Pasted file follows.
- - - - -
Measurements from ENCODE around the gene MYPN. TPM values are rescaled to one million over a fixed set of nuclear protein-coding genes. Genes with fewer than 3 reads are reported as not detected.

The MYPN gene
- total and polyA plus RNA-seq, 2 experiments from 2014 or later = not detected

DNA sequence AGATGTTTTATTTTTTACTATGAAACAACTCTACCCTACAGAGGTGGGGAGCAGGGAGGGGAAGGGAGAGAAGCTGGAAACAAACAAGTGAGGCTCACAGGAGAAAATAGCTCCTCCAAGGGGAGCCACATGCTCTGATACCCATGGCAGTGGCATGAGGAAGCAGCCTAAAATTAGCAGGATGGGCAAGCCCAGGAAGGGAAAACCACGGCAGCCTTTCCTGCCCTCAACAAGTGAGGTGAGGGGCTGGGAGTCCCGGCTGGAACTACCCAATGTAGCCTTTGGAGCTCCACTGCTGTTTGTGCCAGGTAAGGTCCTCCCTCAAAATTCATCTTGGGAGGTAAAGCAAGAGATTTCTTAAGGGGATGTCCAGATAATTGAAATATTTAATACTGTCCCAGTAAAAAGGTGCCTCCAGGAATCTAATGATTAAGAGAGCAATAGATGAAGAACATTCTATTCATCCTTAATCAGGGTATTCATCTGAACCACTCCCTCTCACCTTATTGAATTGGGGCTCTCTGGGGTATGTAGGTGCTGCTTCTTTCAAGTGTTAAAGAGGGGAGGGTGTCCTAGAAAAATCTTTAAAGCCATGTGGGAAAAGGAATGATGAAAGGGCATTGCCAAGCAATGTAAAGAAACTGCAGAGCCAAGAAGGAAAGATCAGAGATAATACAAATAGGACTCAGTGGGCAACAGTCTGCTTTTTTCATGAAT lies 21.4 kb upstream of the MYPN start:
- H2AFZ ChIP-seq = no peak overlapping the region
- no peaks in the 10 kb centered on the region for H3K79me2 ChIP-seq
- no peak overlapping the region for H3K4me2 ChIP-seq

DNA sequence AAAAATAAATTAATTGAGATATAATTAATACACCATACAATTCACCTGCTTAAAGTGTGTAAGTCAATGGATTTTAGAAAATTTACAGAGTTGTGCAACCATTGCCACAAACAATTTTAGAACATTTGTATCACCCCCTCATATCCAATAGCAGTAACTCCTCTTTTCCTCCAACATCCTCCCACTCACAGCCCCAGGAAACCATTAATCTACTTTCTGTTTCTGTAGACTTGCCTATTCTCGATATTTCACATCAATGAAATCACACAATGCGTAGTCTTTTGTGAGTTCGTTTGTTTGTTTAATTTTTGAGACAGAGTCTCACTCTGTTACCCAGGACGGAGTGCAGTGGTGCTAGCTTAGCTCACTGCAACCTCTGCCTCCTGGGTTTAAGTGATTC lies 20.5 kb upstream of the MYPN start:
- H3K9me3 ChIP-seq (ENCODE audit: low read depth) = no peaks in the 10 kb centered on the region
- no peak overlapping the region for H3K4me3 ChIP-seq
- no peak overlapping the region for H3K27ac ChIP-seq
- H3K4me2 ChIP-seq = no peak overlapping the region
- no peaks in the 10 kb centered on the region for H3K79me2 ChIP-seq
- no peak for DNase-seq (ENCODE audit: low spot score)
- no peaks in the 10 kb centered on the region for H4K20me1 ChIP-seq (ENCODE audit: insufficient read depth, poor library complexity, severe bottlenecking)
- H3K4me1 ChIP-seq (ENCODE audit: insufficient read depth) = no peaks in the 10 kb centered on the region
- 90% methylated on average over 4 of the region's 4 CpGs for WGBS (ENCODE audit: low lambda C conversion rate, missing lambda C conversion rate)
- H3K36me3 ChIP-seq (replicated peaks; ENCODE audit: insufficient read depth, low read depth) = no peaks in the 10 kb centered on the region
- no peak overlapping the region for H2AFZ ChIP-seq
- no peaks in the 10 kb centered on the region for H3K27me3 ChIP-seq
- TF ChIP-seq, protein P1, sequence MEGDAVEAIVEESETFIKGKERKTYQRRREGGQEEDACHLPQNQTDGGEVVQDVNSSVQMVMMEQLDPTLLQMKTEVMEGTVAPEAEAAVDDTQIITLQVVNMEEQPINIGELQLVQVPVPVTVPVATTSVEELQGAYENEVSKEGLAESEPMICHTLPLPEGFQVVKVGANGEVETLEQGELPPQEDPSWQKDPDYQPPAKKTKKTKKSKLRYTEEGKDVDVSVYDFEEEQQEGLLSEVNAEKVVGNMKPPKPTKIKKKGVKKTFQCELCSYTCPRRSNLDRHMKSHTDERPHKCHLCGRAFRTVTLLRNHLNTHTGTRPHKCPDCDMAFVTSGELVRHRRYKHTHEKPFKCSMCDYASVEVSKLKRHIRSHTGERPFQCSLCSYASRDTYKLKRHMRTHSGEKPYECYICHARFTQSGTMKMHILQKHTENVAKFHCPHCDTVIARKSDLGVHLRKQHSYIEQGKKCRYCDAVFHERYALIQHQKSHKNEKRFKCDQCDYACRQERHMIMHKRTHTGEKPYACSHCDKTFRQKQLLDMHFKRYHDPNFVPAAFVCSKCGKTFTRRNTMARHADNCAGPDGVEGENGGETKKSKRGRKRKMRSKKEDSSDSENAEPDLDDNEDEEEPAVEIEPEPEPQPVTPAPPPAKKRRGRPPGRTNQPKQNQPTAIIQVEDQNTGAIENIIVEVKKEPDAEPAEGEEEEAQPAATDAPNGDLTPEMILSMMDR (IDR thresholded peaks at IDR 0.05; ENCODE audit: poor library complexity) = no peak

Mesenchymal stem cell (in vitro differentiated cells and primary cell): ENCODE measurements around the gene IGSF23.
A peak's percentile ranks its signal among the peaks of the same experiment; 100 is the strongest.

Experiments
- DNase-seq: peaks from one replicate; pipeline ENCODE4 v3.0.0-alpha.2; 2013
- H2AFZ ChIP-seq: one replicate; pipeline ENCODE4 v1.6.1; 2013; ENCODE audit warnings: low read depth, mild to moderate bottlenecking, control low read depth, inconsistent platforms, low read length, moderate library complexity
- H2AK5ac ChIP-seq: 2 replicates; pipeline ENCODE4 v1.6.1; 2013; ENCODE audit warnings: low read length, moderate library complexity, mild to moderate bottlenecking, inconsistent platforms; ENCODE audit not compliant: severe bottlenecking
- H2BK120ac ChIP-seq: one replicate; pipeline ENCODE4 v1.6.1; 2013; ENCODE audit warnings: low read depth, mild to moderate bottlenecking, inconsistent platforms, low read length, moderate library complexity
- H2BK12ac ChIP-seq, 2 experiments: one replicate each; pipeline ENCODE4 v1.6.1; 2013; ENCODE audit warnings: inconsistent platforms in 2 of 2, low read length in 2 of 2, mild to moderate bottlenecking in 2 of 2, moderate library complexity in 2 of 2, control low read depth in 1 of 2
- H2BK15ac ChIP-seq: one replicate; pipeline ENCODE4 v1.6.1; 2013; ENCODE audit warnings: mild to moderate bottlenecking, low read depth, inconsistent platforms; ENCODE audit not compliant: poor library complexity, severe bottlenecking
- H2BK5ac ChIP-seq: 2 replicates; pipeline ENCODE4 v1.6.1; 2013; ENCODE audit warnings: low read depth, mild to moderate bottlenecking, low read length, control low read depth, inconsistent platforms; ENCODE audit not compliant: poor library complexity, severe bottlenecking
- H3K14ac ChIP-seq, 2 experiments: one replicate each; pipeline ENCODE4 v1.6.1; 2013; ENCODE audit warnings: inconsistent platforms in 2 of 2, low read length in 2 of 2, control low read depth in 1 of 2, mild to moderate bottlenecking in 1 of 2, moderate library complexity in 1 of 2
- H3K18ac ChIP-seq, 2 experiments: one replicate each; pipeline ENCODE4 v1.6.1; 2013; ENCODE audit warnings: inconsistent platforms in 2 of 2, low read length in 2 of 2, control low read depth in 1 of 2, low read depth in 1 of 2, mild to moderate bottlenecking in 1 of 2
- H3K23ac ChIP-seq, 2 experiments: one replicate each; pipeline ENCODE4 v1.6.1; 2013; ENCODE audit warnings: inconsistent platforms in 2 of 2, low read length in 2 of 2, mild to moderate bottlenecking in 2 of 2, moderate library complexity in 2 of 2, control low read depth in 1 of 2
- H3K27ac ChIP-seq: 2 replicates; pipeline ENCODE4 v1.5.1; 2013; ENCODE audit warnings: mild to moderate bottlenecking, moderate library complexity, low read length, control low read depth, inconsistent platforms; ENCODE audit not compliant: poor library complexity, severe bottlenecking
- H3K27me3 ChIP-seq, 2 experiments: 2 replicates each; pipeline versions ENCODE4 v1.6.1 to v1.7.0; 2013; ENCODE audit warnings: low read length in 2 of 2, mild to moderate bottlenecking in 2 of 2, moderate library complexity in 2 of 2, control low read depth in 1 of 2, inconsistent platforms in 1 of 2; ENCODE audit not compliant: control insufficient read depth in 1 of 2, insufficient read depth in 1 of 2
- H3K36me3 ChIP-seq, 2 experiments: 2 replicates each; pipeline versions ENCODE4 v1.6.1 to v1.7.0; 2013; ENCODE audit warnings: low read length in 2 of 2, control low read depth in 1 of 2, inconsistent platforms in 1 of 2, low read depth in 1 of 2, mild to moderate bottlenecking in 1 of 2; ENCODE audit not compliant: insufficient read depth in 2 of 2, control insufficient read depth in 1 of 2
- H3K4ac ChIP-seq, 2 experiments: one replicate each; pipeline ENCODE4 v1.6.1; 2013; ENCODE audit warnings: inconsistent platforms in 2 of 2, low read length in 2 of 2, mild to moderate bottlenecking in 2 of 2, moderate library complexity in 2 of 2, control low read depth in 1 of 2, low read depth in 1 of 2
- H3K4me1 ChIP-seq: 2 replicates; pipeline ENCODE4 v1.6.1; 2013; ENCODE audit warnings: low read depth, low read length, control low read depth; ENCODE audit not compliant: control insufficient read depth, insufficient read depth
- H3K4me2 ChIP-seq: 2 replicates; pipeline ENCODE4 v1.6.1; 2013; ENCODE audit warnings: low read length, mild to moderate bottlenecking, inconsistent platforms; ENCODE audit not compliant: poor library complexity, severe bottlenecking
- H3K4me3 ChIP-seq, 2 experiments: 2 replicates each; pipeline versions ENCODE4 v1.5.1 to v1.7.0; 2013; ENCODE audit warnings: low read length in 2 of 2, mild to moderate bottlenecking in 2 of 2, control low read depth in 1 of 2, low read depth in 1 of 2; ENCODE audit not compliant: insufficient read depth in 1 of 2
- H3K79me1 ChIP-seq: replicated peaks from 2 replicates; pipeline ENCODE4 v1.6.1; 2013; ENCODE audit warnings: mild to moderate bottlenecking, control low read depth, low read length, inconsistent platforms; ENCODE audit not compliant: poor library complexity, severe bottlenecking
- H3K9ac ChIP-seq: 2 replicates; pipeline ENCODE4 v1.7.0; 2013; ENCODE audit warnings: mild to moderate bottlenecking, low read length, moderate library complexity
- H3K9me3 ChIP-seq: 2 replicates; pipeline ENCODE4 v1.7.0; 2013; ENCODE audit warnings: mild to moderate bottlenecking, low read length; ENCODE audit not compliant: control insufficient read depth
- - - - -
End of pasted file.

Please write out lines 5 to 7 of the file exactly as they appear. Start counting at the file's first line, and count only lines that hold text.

- H2AFZ ChIP-seq = no peak overlapping the region
- no peaks in the 10 kb centered on the region for H3K79me2 ChIP-seq
- no peak overlapping the region for H3K4me2 ChIP-seq